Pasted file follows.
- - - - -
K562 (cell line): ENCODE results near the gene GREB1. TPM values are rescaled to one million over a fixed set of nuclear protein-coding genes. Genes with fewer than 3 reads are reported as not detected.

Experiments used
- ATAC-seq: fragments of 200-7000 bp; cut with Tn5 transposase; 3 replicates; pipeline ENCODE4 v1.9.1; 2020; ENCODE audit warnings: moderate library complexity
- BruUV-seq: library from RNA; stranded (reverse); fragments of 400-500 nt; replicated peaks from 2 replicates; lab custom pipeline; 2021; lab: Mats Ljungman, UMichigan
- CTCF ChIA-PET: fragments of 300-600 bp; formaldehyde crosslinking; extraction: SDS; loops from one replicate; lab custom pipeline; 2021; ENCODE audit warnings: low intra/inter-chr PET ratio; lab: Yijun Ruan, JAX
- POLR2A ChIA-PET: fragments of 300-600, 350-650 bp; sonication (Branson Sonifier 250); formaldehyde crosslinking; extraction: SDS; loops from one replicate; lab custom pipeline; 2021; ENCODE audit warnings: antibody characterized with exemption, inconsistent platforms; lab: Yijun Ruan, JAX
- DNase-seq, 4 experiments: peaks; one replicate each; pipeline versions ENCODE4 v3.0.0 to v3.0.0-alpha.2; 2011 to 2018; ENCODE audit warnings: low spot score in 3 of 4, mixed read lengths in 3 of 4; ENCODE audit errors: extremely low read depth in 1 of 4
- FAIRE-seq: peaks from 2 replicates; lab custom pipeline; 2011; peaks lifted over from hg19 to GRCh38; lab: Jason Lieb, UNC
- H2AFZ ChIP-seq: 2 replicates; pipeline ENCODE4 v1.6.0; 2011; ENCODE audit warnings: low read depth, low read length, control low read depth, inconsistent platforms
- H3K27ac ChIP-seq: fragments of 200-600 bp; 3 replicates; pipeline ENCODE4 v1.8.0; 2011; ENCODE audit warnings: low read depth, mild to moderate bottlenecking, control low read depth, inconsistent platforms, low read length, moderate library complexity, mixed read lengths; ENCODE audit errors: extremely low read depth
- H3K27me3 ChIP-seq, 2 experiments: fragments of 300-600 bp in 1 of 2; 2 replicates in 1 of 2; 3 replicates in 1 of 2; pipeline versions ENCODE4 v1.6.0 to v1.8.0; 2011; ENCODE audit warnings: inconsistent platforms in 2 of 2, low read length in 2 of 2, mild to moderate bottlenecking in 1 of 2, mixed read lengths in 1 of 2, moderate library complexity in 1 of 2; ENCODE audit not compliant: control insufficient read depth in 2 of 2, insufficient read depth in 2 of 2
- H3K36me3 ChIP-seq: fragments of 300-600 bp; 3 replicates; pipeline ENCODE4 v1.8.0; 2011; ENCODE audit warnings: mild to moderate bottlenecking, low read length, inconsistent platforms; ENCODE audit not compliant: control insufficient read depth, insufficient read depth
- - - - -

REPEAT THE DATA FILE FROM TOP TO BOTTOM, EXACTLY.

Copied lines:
K562 (cell line): ENCODE results near the gene GREB1. TPM values are rescaled to one million over a fixed set of nuclear protein-coding genes. Genes with fewer than 3 reads are reported as not detected.

Experiments used
- ATAC-seq: fragments of 200-7000 bp; cut with Tn5 transposase; 3 replicates; pipeline ENCODE4 v1.9.1; 2020; ENCODE audit warnings: moderate library complexity
- BruUV-seq: library from RNA; stranded (reverse); fragments of 400-500 nt; replicated peaks from 2 replicates; lab custom pipeline; 2021; lab: Mats Ljungman, UMichigan
- CTCF ChIA-PET: fragments of 300-600 bp; formaldehyde crosslinking; extraction: SDS; loops from one replicate; lab custom pipeline; 2021; ENCODE audit warnings: low intra/inter-chr PET ratio; lab: Yijun Ruan, JAX
- POLR2A ChIA-PET: fragments of 300-600, 350-650 bp; sonication (Branson Sonifier 250); formaldehyde crosslinking; extraction: SDS; loops from one replicate; lab custom pipeline; 2021; ENCODE audit warnings: antibody characterized with exemption, inconsistent platforms; lab: Yijun Ruan, JAX
- DNase-seq, 4 experiments: peaks; one replicate each; pipeline versions ENCODE4 v3.0.0 to v3.0.0-alpha.2; 2011 to 2018; ENCODE audit warnings: low spot score in 3 of 4, mixed read lengths in 3 of 4; ENCODE audit errors: extremely low read depth in 1 of 4
- FAIRE-seq: peaks from 2 replicates; lab custom pipeline; 2011; peaks lifted over from hg19 to GRCh38; lab: Jason Lieb, UNC
- H2AFZ ChIP-seq: 2 replicates; pipeline ENCODE4 v1.6.0; 2011; ENCODE audit warnings: low read depth, low read length, control low read depth, inconsistent platforms
- H3K27ac ChIP-seq: fragments of 200-600 bp; 3 replicates; pipeline ENCODE4 v1.8.0; 2011; ENCODE audit warnings: low read depth, mild to moderate bottlenecking, control low read depth, inconsistent platforms, low read length, moderate library complexity, mixed read lengths; ENCODE audit errors: extremely low read depth
- H3K27me3 ChIP-seq, 2 experiments: fragments of 300-600 bp in 1 of 2; 2 replicates in 1 of 2; 3 replicates in 1 of 2; pipeline versions ENCODE4 v1.6.0 to v1.8.0; 2011; ENCODE audit warnings: inconsistent platforms in 2 of 2, low read length in 2 of 2, mild to moderate bottlenecking in 1 of 2, mixed read lengths in 1 of 2, moderate library complexity in 1 of 2; ENCODE audit not compliant: control insufficient read depth in 2 of 2, insufficient read depth in 2 of 2
- H3K36me3 ChIP-seq: fragments of 300-600 bp; 3 replicates; pipeline ENCODE4 v1.8.0; 2011; ENCODE audit warnings: mild to moderate bottlenecking, low read length, inconsistent platforms; ENCODE audit not compliant: control insufficient read depth, insufficient read depth